The Anti-MIME-Sniffing header X-Content-Type-Options was not set to ’nosniff’. This allows older versions of Internet Explorer and Chrome to perform MIME-sniffing on the response body, potentially causing the response body to be interpreted and displayed as a content type other than the declared content type. Current (early 2014) and legacy versions of Firefox will use the declared content type (if one is set), rather than performing MIME-sniffing.
SolutionEnsure that the application/web server sets the Content-Type header appropriately, and that it sets the X-Content-Type-Options header to 'nosniff' for all web pages. If possible, ensure that the end user uses a standards-compliant and modern web browser that does not perform MIME-sniffing at all, or that can be directed by the web application/web server to not perform MIME-sniffing.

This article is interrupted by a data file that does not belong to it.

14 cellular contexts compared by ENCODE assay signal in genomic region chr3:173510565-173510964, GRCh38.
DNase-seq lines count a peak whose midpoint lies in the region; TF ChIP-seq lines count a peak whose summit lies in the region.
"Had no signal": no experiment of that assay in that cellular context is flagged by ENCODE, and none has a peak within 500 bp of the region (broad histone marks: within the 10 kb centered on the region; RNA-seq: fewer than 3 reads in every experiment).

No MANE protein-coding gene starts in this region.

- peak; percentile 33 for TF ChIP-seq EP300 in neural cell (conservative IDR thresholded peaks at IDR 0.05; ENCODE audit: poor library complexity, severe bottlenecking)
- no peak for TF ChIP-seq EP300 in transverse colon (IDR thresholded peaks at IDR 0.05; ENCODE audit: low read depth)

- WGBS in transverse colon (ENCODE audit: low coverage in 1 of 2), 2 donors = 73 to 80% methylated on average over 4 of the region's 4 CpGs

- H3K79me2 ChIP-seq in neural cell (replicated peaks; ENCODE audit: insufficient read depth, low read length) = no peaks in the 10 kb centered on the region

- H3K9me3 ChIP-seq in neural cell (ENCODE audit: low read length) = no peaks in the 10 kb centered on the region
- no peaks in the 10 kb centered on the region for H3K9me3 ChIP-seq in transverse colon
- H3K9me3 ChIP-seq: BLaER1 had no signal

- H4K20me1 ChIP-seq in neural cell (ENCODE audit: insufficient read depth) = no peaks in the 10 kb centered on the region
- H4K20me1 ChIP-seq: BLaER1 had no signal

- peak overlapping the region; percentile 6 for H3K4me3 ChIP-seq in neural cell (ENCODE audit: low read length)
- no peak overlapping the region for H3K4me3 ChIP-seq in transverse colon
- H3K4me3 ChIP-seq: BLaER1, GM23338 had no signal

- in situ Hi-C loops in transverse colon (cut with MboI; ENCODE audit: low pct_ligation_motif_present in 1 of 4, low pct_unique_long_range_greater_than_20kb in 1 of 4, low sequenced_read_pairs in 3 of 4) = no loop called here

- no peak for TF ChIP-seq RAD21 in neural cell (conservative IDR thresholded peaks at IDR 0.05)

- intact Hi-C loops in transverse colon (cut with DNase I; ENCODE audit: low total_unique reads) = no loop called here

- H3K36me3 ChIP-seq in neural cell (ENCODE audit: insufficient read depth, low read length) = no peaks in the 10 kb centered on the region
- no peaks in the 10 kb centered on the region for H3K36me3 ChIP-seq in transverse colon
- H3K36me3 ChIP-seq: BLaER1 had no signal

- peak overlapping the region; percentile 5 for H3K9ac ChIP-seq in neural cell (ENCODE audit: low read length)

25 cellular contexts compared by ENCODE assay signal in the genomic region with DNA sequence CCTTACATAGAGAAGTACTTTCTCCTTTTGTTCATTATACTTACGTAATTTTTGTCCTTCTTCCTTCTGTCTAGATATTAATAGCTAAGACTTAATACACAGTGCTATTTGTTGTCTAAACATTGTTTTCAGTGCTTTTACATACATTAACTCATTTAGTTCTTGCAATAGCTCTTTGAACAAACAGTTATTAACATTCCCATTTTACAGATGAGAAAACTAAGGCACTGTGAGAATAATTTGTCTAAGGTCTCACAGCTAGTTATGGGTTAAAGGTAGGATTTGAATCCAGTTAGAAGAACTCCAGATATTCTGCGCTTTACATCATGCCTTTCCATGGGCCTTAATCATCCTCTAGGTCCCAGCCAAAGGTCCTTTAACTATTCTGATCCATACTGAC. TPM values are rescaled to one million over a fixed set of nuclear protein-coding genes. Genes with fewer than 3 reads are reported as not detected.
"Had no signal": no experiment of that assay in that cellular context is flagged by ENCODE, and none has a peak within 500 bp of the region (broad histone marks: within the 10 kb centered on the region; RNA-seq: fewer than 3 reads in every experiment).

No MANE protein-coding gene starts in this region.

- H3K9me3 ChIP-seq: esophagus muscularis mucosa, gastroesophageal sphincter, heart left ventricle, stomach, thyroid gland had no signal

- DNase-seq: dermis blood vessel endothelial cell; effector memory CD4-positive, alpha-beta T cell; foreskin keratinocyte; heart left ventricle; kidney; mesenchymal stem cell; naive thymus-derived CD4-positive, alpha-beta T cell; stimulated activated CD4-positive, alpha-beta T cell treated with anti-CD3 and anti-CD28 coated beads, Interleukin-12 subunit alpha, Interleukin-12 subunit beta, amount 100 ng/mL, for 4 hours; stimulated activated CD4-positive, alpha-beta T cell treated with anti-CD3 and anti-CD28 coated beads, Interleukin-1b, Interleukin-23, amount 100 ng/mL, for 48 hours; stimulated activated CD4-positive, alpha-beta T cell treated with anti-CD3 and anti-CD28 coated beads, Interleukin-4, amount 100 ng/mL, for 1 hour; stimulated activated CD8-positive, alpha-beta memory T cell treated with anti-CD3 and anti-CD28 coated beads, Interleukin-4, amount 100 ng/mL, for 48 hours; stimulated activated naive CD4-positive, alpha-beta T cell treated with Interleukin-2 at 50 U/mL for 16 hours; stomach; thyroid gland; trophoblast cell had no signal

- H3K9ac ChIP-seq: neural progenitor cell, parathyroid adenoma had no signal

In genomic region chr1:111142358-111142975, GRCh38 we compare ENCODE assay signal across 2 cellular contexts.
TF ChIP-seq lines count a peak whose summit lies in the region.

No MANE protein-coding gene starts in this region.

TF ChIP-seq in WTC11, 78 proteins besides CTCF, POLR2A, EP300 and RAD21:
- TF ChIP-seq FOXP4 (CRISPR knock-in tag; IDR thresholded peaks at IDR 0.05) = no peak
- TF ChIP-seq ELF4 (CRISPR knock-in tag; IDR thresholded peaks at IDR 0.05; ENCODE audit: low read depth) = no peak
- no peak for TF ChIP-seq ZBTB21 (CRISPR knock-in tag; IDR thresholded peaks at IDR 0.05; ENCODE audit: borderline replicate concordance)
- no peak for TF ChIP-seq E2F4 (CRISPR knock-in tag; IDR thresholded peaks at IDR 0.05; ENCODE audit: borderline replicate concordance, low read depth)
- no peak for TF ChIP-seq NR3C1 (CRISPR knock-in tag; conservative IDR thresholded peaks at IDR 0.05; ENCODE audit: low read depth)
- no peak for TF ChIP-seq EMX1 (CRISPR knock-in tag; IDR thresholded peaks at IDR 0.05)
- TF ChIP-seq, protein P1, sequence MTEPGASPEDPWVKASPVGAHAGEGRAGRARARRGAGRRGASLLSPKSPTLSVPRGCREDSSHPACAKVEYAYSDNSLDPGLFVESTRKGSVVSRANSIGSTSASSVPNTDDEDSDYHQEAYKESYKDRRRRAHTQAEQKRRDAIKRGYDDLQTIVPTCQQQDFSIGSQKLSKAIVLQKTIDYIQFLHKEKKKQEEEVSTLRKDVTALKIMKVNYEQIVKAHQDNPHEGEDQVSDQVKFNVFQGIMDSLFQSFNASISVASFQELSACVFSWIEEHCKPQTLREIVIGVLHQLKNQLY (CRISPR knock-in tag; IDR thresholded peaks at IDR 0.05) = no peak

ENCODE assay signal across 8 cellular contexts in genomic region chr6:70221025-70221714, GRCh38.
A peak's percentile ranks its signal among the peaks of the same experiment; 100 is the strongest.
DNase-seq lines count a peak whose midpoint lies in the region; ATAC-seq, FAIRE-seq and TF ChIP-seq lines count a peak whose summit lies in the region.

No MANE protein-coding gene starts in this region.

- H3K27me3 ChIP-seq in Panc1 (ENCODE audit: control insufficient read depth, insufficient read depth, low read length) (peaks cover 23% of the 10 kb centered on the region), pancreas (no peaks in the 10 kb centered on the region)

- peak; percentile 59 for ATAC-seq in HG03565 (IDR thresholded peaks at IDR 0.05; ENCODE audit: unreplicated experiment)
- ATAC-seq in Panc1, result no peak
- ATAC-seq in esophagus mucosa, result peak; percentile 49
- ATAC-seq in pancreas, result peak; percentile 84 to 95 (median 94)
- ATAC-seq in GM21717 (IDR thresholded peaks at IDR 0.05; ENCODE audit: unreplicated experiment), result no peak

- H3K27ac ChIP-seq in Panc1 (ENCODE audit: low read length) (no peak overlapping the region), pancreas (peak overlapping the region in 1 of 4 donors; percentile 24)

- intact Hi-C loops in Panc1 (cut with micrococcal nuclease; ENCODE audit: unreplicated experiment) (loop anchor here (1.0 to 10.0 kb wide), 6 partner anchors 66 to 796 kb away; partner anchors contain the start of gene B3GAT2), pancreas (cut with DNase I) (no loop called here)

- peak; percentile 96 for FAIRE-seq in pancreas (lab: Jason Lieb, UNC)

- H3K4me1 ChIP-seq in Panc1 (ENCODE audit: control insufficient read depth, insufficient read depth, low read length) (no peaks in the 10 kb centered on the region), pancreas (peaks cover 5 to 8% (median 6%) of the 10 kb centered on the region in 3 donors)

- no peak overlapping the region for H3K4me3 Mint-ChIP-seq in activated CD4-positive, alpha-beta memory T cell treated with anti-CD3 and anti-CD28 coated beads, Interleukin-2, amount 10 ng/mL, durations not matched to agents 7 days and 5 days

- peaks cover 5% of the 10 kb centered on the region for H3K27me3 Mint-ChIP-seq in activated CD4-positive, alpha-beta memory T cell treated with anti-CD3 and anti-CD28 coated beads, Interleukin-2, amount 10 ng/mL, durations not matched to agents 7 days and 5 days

Other InfoThis issue still applies to error type pages (401, 403, 500, etc.) as those pages are often still affected by injection issues, in which case there is still concern for browsers sniffing pages away from their actual content type. At "High" threshold this scan rule will not alert on client or server error responses.